Just tying some thought down to a peg somewhere, so bear with me.
Elsewhere, I mentioned that the oft-complained about treatment of Fate/Zero’s verbose scenes describing theÂ nitpickingÂ details the…fourth? Holy Grail War is fanservice. I think once I mentioned it on this very blog, if not directly then indirectly. This is, in my opinion, is another way to approach the bigger issue of the role of fanservice as illustrated on the Cart Driver.
I think fanservice (sexual sort) is no different than any other kind ofÂ prurientÂ material. It’s seen as the kind ofÂ pejorativeÂ you use to describe pornography–there is a single-minded purpose, or maybe a sort-of-broad, but singular, general purpose in which the media operates within. However I don’t think that describes accurately of how fanservice is in anime, or just how popular media has transformed over the past years. Can porn be entertaining? I’m sure. Can it be entertaining as what we categorize as non-porn? I’m pretty sure of that too; tho that is just a guess as it is thoroughly a category of media I am not versed in.
To go back to anime, the oft-maligned panty shot, for example, is classic example of fanservice, but it often has a role in a work. I think one of the best example of this is in Kara no Kyoukai #1–it is among Nasu’s earliest works, and it is kind of, shall we say, dreary. Something like a panty shot actually helps toÂ punctuateÂ a generally very serious film with something that will trigger a predictable response from itsÂ predominantlyÂ otaku audience. It serves like a pick-me-up in the middle of that one-hour film.
I mean just imagine if Fate/Zero episode 1 had a cute (not exploitative) fanservice scene in the middle of the episode. I think it might still turn off a group of viewer not that interested in the material, but it would serve well for pacing’s sake for viewers not invested in Nasuverse, but is interested in otaku media. I’ll come back to this example later.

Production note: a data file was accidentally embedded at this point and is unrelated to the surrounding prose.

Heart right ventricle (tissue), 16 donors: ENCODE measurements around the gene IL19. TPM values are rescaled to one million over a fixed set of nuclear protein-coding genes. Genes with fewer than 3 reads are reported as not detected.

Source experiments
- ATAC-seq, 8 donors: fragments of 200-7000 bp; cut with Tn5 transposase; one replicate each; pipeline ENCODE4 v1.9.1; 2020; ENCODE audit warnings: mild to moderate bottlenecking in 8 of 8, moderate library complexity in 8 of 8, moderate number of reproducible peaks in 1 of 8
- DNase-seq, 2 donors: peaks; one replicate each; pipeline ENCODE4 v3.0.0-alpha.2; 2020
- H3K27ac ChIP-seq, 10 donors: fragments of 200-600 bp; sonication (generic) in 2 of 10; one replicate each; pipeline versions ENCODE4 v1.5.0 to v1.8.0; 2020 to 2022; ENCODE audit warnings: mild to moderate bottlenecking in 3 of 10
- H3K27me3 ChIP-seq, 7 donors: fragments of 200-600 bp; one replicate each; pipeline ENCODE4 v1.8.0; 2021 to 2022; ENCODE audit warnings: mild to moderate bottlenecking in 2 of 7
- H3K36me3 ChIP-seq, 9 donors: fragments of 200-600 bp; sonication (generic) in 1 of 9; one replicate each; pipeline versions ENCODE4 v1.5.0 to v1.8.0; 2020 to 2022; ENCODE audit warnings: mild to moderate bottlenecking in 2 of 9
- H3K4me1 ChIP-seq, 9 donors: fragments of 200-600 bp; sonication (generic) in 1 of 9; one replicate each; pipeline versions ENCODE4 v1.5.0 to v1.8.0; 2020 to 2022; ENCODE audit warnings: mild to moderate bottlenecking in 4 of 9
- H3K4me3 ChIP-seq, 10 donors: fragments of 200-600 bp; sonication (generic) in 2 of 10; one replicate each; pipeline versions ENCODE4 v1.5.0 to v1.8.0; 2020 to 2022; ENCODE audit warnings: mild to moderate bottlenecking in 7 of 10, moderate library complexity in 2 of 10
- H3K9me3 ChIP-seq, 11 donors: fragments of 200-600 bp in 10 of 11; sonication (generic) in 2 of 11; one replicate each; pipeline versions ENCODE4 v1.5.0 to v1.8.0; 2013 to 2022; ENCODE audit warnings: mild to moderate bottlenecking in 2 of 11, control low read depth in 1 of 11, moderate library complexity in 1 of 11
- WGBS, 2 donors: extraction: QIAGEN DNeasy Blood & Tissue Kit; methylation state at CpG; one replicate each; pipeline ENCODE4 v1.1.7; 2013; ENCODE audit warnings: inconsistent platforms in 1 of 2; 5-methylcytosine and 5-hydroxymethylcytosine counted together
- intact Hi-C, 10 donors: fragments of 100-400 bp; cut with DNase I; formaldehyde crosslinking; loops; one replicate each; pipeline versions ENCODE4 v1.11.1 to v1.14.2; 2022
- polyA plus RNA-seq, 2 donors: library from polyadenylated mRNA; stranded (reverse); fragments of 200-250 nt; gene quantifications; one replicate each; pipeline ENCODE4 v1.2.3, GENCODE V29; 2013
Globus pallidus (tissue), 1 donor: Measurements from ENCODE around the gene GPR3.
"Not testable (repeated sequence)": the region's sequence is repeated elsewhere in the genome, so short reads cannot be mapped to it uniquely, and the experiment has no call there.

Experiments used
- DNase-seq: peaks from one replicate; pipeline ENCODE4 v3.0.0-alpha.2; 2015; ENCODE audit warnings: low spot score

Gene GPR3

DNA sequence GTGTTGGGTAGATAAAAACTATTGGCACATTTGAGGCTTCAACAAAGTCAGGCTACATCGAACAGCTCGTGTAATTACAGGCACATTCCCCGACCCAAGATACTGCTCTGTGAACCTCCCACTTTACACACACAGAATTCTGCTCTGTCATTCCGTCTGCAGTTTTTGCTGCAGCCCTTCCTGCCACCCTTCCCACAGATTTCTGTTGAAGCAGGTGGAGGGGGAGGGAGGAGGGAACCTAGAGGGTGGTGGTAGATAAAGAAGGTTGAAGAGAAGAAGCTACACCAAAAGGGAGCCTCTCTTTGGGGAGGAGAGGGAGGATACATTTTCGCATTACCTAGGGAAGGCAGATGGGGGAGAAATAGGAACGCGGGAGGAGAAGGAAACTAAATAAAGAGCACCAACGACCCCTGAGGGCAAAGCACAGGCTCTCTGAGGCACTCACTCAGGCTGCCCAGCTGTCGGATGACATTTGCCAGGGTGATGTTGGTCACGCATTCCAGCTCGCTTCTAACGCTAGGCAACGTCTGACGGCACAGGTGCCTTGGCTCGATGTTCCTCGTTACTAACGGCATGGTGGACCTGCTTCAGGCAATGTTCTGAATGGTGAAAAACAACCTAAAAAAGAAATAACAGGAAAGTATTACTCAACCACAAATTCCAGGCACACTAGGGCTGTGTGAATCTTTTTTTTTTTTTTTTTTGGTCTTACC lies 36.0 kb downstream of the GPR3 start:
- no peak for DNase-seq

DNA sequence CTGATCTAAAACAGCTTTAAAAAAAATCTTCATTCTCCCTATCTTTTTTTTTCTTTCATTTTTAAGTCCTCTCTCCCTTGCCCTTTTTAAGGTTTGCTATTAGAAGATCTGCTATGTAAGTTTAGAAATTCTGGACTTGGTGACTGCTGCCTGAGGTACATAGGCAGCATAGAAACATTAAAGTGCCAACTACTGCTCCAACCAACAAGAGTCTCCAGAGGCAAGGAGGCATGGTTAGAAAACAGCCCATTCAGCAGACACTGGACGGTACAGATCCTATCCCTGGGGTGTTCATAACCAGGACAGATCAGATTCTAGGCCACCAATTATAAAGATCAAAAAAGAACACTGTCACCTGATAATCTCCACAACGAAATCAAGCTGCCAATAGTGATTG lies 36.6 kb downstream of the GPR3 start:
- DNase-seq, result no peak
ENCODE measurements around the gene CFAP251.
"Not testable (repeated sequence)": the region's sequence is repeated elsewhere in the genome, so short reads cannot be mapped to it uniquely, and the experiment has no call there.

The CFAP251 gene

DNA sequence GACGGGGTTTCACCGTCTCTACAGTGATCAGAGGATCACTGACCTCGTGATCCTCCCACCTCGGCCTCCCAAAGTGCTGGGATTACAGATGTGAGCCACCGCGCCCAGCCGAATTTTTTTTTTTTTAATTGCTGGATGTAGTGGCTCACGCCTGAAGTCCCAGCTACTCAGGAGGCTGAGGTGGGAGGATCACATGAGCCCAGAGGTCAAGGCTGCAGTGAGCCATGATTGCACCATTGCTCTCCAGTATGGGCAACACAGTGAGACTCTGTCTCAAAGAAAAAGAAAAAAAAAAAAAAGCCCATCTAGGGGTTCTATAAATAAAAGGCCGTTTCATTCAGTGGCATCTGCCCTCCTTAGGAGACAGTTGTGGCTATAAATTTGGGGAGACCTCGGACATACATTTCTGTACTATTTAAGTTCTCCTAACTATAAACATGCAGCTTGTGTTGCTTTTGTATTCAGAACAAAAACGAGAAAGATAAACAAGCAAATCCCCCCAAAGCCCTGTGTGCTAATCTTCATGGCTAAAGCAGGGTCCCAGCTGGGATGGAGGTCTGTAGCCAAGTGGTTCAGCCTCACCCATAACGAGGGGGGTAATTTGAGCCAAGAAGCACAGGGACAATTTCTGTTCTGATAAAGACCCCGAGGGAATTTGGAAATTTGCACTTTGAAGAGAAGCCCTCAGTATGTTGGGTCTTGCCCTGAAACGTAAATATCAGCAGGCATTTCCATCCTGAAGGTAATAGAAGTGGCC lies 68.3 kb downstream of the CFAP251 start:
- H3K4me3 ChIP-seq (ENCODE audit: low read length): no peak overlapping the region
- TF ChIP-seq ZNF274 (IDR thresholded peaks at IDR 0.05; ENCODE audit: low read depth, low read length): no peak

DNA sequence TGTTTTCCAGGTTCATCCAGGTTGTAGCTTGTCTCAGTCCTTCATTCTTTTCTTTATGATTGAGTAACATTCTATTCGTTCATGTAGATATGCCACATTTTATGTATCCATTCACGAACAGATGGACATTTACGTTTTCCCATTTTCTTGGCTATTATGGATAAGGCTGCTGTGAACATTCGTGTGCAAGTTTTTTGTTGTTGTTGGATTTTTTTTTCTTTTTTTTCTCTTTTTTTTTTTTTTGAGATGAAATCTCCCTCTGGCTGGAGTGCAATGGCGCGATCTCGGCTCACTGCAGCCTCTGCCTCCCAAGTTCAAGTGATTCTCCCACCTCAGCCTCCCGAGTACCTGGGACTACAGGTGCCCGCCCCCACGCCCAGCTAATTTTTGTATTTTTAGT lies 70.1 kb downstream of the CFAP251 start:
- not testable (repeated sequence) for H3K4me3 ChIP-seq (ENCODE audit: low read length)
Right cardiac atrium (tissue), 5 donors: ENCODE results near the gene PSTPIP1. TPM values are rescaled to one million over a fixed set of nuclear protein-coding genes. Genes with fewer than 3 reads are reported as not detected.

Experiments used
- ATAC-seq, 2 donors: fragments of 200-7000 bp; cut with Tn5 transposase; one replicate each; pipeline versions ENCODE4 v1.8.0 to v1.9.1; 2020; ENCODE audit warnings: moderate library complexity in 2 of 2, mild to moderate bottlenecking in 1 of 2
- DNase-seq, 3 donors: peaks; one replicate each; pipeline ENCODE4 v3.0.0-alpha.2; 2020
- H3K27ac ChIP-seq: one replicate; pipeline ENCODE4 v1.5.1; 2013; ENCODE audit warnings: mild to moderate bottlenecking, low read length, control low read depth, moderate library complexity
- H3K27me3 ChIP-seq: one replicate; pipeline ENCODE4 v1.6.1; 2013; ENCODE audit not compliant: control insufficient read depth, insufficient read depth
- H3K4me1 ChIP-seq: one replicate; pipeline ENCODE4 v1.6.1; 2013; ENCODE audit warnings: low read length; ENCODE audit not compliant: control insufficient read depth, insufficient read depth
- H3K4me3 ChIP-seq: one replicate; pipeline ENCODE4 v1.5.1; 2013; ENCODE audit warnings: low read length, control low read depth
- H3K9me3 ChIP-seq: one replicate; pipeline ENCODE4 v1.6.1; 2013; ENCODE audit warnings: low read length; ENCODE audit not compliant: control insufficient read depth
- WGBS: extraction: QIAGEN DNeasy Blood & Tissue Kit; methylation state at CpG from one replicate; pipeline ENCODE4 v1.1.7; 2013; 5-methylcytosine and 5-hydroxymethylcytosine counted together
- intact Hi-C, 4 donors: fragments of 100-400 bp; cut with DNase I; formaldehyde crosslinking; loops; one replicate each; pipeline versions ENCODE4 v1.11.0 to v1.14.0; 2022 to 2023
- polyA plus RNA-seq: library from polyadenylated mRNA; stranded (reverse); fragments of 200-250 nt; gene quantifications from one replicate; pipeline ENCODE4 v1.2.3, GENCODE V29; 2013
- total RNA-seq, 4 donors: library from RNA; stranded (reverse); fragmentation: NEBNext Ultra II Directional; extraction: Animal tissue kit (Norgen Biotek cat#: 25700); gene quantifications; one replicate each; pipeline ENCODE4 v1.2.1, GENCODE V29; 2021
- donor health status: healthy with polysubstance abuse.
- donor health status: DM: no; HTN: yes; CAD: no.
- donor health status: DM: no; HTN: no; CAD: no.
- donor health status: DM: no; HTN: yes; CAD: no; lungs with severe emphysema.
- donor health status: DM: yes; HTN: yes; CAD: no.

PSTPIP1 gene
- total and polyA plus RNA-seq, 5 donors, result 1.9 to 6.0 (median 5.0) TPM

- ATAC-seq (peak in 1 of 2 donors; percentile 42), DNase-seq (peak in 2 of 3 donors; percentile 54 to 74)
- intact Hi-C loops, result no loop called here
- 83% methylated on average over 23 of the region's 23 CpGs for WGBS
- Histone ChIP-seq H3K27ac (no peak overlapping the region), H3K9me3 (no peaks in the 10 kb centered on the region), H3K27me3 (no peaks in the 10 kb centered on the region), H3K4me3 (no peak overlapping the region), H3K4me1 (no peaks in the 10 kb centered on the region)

The bigger point I’m trying to make, and I think Cart Driver totally failed at discussing, is that fanservice in anime often do serve a purpose–most sort of pandering in anime these days do. The important thing is to understand the context of the reasons behind why fanservice type X and for audience group Y because of…why? I think that should be the focus of the discussion.
It kind of addresses my main pet peeve when it comes to discussion about these sort of complaints. A lot of people dismiss some anime titles and write them off for reasons they think are objective, but in reality it is just a fancy way to say “title Z does not pander to my interests.” I think in the post-database-animal days of anime it is a lot more honest and simple to say that, for example, “battle manga” style characterization and plot progression is, just like any table, column or cell of a database, is somethingÂ exchangeable,Â interchangeable, and is a thing that some people will like and others dislike or don’t care about. Instead, otaku interests focus on execution of applying these elements to the work. (I think this is a big reason behind the rise of the sakuga otaku overseas as people slowly catch on.) Everything has a plot, most anime have characters, and the way certain things are written or developed usually is out of some purposed database concept, a set of checkboxes, if you will, in which the way things are executed make the most sense if you first identified what those checkboxes are. That is, unless you want to look for something at a place where that thing isn’t intended to be there, and likely isn’t going to be there. (And that is not to say you won’t ever find it or even that is a pointless thing to do, but it seems like an exercise of fitting a square peg into a round hole.)